A residential home is right next to the Jefferson drill site. Many neighborhood residents complain of dangerous toxins that seep into their homes, causing adverse medical conditions. (Courtesy Photo)













A residential home is right next to the Jefferson drill site. Many neighborhood residents complain of dangerous toxins that seep into their homes, causing adverse medical conditions. (Courtesy Photo)

South Los Angeles environmental activists and advocates are celebrating after the City Planning Department mandated stronger protections for oil drilling sites in their community.

According to the department’s October 13 letter to Sentinel Peak Resources, site operators, the community contended its operation “was a constant nuisance to the neighborhood with its noise, traffic congestion, odors, loitering, and mishandling of hazardous materials.”

After years of protests, organizing, and hearings during which the community complained of health concerns, they won protective measures with built-in accountability for the Jefferson oil drilling site.

That includes 24/7 video monitoring of the drilling site, unprecedented air quality monitoring that’s publicly accessible, and vibration monitoring, indicated Earthjustice.

Sentinel Peak Resources must stop using diesel rigs, and install noise monitors, among other things, further indicated environmental advocates.

The order stems from a petition that Earthjustice, a non-profit environmental law firm, filed in June 2016 on behalf of Redeemer Community Partnership, which works to create safe, healthy, opportunity-rich communities in South L.A.

“We are relieved by the city’s decision because this decision extends protections they gave to wealthier West L.A. neighborhoods decades ago,” said Richard Parks, president of RCP.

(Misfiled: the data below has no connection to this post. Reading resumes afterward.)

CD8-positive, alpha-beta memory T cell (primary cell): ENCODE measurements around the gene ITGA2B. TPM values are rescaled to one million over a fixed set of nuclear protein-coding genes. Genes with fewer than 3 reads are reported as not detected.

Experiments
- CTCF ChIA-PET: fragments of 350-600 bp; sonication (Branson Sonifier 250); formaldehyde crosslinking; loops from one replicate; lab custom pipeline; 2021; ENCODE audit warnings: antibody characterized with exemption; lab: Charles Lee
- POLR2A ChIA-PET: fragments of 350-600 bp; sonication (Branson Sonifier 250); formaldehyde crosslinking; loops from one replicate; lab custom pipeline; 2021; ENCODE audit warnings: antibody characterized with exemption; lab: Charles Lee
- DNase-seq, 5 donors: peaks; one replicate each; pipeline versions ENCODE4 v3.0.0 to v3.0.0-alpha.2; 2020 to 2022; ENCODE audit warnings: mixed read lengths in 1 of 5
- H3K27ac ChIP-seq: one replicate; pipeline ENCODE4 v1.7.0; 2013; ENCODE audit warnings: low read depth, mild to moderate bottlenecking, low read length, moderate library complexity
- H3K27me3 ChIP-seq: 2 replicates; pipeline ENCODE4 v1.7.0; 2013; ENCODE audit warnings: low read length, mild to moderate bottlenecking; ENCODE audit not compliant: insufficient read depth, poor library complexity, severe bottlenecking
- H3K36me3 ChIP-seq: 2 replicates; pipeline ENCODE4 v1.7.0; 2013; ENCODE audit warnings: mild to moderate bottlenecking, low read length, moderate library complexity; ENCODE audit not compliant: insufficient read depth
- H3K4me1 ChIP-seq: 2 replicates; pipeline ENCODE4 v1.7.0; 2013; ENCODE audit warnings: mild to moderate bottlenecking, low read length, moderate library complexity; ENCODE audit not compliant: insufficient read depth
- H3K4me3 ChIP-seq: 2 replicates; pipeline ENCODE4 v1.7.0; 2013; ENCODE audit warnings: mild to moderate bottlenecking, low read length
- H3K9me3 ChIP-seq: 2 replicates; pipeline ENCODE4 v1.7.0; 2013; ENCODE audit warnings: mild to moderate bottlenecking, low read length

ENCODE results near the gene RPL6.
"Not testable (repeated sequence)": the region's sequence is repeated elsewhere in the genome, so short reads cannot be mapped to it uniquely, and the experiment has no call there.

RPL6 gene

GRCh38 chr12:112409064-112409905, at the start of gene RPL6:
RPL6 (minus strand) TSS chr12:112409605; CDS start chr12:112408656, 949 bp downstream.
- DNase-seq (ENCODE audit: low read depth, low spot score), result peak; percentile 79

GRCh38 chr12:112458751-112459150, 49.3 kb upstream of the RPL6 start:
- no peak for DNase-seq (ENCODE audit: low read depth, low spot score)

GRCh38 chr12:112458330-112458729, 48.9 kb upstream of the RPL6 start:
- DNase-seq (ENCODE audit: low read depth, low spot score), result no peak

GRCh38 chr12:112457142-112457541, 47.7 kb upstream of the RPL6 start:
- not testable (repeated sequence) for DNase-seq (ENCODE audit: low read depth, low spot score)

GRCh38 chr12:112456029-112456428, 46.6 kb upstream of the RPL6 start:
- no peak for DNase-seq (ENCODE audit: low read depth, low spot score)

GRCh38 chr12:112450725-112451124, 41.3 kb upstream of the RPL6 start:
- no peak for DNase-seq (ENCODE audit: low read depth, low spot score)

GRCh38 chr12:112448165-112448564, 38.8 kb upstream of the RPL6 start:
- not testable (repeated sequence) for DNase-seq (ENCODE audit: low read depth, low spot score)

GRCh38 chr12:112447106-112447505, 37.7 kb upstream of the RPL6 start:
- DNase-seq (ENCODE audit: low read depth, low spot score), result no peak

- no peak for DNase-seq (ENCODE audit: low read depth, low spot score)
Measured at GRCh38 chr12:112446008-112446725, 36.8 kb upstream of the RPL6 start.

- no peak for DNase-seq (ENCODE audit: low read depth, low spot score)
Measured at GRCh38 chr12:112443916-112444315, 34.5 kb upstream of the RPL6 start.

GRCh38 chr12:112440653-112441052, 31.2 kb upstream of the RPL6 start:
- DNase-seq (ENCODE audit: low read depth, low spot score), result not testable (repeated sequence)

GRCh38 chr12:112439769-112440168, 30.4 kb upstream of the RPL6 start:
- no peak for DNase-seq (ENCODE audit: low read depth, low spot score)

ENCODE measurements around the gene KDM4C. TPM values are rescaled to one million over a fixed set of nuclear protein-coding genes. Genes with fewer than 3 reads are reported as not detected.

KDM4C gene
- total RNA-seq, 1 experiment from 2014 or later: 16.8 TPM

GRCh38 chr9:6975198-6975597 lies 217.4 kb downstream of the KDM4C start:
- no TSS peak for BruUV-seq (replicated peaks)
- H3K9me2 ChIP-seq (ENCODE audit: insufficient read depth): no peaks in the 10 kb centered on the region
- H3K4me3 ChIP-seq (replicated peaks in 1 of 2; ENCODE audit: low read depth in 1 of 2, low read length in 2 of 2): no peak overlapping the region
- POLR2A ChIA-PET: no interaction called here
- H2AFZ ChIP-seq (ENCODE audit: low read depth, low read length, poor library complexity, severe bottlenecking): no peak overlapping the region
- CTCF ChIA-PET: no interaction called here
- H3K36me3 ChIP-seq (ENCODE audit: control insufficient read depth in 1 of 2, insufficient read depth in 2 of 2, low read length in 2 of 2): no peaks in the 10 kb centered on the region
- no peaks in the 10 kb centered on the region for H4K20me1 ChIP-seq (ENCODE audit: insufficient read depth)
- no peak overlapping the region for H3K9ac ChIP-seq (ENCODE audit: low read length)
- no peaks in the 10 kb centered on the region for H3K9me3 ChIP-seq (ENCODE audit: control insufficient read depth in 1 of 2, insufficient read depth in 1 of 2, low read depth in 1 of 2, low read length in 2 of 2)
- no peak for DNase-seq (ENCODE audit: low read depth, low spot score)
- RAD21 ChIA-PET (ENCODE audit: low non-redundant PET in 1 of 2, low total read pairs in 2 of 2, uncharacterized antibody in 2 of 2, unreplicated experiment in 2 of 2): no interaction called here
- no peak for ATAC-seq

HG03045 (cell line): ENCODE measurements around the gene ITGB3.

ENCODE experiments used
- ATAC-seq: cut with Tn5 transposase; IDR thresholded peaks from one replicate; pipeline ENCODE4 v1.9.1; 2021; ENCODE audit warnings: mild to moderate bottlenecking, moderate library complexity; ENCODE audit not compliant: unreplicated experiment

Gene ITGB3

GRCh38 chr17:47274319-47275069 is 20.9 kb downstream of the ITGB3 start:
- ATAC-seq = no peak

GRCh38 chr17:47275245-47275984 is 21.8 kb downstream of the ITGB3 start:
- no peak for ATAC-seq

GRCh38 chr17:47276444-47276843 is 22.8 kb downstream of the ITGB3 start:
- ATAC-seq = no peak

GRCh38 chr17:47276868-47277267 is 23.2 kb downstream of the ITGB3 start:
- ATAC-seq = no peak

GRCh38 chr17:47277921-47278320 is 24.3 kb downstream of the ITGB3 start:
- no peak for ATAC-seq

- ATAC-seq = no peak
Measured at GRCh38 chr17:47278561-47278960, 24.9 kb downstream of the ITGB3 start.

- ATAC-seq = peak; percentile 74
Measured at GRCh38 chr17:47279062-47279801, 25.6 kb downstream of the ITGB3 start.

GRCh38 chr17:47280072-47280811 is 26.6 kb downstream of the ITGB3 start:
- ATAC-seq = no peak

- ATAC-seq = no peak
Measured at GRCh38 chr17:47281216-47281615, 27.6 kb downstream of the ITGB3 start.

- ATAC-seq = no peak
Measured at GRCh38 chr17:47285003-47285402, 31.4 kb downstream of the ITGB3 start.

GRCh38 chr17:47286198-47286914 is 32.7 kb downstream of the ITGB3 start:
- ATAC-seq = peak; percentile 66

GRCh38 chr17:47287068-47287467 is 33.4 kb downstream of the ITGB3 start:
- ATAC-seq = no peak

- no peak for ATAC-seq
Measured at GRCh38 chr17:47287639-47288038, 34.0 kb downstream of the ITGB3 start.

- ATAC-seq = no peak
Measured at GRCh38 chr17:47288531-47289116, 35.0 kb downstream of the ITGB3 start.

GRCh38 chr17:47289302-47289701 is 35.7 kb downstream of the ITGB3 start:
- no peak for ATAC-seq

For instance, drill sites in West Los Angeles were enclosed two decades ago, he said.  “The community has been working together for five years to try and get these protections extended to South Los Angeles,” Parks stated.

According to Earthjustice, Sentinel Peak Resources repeatedly violated rules outlined in approval for its operation of the site, including city permit violations, traditions of operations violations, and Air Quality Management District violations.

For years, advocates charged, it was so difficult to do anything about the poorly run site, because politicians really wanted oil company money, and didn’t want to protect the community’s health.

“For too long, South L.A. has had representation that was willing to trade our health for corporate wealth, and we have new political leadership in Councilman Marqueece Harris-Dawson (8th District), and he has made a decision to stand with the community for residents’ health and safety,” Parks said.

Harris-Dawson’s courage has been very significant in winning the new protections, as well as the community’s own perseverance, Parks noted.

Union Oil bought and demolished homes in the old, residential neighborhood in the 1960s, Parks began with a historical glimpse of the struggle.